… even if you have the government do it for you.
Here’s the WashPost:
Of course, there’s no money in that “account,” merely an aging slip of paper indicating that your government spent that money a long, long time ago.
Now, “the rich” are being ceaselessly attacked for their greed (Obama would call their stinginess “un-neighborly”). After all, isn’t the government the best channel for charity? (hint: “Government Charity” is an Oxymoron. Charity is either voluntary or it isn’t charity).
Well, greed is a sin. So a Christian accused of that sin might be inclined to be on the defensive.
After all, a Christian certainly doesn’t want to be offensive. So how should he respond to the government thug and his gaggle of hacks who throw “greed” bombs at you when you object to their thievery?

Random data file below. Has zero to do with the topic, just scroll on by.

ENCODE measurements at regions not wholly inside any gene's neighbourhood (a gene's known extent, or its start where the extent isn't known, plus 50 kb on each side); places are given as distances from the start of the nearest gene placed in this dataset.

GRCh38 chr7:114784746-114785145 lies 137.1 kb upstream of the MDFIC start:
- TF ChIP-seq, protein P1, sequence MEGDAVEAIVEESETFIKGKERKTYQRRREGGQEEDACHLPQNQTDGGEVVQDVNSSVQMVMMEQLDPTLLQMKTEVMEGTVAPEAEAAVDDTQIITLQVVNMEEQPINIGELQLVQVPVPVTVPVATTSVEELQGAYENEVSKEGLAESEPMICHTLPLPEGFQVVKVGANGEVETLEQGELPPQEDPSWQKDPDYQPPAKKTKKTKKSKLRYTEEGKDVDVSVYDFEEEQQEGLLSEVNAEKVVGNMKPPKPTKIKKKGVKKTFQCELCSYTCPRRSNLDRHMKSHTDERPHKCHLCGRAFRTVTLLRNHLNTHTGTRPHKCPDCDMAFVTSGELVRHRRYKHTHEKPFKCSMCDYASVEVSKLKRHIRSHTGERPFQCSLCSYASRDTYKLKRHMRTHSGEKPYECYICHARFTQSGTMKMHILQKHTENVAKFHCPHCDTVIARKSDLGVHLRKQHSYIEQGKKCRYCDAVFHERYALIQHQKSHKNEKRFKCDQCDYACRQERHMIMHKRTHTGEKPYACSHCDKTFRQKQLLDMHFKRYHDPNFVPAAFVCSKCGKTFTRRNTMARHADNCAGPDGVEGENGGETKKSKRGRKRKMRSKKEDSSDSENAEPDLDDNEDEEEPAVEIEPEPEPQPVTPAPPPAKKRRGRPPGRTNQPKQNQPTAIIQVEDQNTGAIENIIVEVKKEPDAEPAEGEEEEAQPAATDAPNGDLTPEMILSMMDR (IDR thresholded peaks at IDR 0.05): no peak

There is a third way, I believe, one that goes to the core truth:
“Stealing is a sin, and yet you propose to commit more of it. I object to that, not because I am inordinately attached to my worldly goods, but because, as your brother in Christ, I am concerned about your eternal salvation. If you continue to steal and then boast about your superior morality – even condemning the victim of your crime for his “greed” — you are lying and stealing, and damning yourself to Hell for all eternity. It is out of love for you and for Christ that I object to your crimes, not out of greed. I do it because your stealing and lying are risking your eternal soul, and I want you to save it, not lose it.”
That’s the way we must regard the thousands, even millions, who applaud theft and profit from it, as long as the government does it for them. We must prayerfully remind them of the Ten Commandments.
Come to think of it, this goes a long way to explaining why so many of them were so anxious to remove them from every public courthouse and legislative chamber. Having “Thous Shalt Not Steal” on display there made them feel guilty.1:15 pm on September 19, 2008 Email Christopher Manion